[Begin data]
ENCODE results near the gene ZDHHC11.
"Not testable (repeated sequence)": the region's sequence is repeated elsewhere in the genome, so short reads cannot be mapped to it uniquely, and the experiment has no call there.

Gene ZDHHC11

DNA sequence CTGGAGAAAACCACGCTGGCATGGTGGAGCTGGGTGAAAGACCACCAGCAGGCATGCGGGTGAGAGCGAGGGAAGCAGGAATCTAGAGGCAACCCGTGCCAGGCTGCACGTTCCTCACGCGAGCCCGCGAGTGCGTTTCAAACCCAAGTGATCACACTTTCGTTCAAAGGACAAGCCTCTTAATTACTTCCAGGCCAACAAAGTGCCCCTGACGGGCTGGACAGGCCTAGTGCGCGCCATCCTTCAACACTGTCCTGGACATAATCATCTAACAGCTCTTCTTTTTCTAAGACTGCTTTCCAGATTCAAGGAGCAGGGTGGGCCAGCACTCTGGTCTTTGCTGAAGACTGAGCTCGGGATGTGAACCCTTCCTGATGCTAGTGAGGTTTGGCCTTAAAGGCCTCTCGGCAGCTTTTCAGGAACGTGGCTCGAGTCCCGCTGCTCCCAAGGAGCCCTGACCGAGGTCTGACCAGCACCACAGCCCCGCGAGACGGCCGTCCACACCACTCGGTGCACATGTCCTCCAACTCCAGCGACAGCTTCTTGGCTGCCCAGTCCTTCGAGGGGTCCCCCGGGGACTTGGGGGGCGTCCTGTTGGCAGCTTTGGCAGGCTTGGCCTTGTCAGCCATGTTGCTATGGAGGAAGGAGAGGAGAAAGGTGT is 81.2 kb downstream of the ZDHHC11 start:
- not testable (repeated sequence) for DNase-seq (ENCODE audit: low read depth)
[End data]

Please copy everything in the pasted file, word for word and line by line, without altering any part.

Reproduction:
ENCODE results near the gene ZDHHC11.
"Not testable (repeated sequence)": the region's sequence is repeated elsewhere in the genome, so short reads cannot be mapped to it uniquely, and the experiment has no call there.

Gene ZDHHC11

DNA sequence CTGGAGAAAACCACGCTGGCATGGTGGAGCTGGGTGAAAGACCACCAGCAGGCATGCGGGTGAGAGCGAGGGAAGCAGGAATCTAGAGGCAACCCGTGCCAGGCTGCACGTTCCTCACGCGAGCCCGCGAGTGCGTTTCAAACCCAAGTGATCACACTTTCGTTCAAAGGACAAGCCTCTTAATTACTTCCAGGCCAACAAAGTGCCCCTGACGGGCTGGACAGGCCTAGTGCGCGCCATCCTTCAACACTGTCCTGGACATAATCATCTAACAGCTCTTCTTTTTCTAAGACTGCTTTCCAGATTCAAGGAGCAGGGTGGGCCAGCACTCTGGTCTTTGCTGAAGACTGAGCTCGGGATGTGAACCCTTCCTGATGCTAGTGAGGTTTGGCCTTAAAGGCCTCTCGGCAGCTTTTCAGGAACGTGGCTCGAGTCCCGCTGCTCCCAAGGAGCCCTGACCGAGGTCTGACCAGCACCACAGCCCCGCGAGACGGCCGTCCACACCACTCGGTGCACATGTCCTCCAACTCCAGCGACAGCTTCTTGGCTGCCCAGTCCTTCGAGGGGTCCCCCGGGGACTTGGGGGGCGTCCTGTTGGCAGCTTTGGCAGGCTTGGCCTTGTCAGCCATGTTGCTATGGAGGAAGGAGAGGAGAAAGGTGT is 81.2 kb downstream of the ZDHHC11 start:
- not testable (repeated sequence) for DNase-seq (ENCODE audit: low read depth)